Of the four species of chats which live in Australia, the two most colourful are the ones that are most likely to be seen well outside their usual range. The Crimson Chat and the Orange Chat both occur on the plains of arid and semi-arid plains of inland parts of mainland Australia, where they inhabit the vast expanses of bluebush and saltbush shrublands that characterize the areas once covered with an inland sea.
The Crimson Chat is a striking bird, with crimson plumage on the top of its head, breast and rump, contrasting with a white throat- patch and a black mask and upperparts. It occurs almost everywhere in the inland, and is the most widespread of the chats. The other widespread chat of the inland is the Orange Chat, which has brilliant orange plumage on its head and underparts, with a contrasting black throat patch. It too is widespread in the inland, but mainly in the eastern half of Australia.
One of the most interesting aspects of these birds is their ability to move when droughts affect the inland regions. The succulent grey-green foliage of the bluebush and saltbush allows these shrubs to survive in the harsh arid conditions, but when the drought becomes too severe, they stop producing fruit, depriving chats of a major source of food. The insects and other invertebrates become less abundant during droughts too, and the chats are forced to move in a desperate search for food. It is at times like this when there are great influxes (or 'irruptions') of chats in areas further south and east, where they seldom occur in normal climatic conditions.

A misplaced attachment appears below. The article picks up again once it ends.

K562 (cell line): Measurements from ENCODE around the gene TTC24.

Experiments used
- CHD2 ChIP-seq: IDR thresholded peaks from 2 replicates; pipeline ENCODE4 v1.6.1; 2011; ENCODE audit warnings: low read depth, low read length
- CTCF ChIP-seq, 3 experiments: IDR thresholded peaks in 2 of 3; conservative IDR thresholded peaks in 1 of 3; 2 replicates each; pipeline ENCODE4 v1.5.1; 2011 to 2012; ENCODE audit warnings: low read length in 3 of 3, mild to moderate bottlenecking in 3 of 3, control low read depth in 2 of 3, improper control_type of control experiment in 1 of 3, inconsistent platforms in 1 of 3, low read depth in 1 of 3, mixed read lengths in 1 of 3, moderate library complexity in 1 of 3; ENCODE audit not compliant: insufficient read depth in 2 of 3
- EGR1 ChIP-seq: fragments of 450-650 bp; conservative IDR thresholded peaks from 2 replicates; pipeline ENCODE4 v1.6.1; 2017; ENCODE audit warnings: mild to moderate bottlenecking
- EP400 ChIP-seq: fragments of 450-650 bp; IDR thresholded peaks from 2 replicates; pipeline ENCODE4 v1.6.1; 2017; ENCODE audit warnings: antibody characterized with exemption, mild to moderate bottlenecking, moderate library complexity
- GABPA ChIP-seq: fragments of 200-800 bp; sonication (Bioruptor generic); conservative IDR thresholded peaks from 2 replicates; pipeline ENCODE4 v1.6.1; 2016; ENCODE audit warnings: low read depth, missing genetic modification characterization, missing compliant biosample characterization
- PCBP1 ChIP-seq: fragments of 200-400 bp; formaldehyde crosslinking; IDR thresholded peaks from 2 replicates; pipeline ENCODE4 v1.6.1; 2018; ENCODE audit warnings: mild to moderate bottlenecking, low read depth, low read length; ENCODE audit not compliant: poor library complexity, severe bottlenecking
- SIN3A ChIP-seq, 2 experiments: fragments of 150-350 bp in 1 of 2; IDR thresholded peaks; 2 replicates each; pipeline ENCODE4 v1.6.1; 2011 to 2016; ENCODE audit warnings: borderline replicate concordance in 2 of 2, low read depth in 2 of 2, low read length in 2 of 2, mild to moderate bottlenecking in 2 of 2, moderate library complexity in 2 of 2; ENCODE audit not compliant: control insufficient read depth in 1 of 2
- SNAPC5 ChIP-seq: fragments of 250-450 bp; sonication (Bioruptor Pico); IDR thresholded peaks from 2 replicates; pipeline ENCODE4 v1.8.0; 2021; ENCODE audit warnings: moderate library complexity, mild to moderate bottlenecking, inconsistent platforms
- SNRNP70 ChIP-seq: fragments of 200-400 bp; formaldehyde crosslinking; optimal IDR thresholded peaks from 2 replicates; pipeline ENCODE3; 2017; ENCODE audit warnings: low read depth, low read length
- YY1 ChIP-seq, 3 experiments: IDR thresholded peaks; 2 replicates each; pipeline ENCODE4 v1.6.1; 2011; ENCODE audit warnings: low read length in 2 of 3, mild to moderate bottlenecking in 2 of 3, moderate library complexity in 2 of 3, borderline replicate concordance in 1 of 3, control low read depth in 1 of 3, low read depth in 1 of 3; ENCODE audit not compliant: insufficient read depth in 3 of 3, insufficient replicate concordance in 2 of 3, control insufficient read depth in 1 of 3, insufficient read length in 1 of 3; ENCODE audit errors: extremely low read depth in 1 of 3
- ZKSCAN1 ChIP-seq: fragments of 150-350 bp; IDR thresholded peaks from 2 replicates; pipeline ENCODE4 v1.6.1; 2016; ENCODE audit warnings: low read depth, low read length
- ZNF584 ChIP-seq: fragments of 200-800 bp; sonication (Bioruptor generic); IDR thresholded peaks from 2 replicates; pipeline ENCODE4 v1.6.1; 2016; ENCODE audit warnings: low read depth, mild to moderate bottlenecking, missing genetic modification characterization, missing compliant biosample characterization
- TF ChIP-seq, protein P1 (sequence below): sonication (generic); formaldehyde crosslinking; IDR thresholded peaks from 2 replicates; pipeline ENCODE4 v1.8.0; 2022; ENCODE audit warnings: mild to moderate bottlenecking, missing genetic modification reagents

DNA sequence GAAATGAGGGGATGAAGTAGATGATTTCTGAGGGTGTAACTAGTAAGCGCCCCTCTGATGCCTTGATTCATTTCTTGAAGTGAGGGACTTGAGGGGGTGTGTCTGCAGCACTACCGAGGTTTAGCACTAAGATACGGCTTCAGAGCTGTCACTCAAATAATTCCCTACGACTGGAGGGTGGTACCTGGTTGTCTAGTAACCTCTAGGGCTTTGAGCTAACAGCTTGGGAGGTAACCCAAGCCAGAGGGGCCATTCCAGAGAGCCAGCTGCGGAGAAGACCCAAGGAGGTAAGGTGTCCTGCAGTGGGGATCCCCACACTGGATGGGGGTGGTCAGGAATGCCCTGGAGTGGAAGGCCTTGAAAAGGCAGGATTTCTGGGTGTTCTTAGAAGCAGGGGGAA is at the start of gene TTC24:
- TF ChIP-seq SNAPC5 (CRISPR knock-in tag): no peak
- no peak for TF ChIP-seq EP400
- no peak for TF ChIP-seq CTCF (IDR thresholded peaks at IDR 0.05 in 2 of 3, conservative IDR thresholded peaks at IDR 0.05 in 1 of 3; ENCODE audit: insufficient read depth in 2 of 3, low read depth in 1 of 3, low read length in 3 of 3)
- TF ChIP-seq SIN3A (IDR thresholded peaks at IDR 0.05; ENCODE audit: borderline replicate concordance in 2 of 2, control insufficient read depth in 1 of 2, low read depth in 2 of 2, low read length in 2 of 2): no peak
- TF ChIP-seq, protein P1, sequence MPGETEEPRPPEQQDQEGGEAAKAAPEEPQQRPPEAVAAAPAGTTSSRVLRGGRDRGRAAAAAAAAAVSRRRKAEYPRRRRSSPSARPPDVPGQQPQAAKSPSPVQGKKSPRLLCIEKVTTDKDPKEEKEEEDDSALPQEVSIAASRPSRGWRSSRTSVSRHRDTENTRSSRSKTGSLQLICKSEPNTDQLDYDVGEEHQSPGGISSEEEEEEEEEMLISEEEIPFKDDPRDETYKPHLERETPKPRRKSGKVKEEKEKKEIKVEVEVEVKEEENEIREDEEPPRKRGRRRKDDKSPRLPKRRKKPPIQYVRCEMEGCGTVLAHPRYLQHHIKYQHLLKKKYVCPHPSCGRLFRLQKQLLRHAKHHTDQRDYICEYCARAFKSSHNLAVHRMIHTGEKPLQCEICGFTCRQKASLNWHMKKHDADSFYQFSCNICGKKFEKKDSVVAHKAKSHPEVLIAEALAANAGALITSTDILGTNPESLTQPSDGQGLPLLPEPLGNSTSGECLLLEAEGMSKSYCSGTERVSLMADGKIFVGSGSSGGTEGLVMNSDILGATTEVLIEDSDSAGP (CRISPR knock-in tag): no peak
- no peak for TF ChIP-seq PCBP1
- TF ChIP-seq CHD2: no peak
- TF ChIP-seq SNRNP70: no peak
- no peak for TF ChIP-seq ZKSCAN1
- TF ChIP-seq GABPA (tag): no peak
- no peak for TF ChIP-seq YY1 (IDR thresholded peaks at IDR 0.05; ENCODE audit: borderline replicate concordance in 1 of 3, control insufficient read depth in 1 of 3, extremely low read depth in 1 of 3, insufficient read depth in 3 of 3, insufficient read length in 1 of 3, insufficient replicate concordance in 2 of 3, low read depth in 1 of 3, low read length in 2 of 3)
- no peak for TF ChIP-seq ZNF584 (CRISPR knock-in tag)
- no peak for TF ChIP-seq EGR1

The accompanying map shows that Orange Chats are widespread in arid parts of eastern Australia, but are more sparsely scattered in Western Australia. Records on the Adelaide Plains in South Australia and the Mallee in north-western Victoria reflect the irruptions that were recorded during the severe drought in the early 2000s.
If you want to discover more information about this species or any other birds that occur in Australia, just follow this link and you can explore BirdLife Australia's Atlas of Australian Birds.